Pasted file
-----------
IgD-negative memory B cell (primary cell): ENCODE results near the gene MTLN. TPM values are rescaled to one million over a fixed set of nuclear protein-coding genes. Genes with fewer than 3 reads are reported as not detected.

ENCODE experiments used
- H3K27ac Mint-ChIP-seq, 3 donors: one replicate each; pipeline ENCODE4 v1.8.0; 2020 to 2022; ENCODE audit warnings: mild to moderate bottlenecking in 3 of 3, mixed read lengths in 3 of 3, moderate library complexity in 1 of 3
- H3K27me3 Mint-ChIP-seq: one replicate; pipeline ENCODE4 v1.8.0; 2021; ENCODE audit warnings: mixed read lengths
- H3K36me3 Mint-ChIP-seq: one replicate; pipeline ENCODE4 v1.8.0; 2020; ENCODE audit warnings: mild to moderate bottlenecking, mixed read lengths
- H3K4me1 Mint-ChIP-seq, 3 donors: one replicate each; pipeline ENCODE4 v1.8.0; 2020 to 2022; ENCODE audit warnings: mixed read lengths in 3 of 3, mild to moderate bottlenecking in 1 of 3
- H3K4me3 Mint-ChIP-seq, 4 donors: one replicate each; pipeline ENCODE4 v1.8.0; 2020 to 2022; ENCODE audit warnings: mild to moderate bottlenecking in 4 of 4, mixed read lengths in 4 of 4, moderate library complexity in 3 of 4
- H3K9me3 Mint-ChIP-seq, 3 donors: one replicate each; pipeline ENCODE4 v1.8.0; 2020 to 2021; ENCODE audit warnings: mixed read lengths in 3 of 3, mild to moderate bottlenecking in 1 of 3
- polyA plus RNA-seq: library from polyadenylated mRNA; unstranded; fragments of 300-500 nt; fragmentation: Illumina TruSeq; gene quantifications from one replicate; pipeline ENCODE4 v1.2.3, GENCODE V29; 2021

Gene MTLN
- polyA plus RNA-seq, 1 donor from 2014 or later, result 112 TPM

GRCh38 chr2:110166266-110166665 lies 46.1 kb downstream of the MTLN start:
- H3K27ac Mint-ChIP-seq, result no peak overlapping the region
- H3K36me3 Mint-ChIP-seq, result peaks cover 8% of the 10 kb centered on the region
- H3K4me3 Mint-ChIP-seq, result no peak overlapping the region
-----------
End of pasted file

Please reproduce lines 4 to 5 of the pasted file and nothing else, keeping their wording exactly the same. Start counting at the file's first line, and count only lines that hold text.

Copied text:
- H3K27me3 Mint-ChIP-seq: one replicate; pipeline ENCODE4 v1.8.0; 2021; ENCODE audit warnings: mixed read lengths
- H3K36me3 Mint-ChIP-seq: one replicate; pipeline ENCODE4 v1.8.0; 2020; ENCODE audit warnings: mild to moderate bottlenecking, mixed read lengths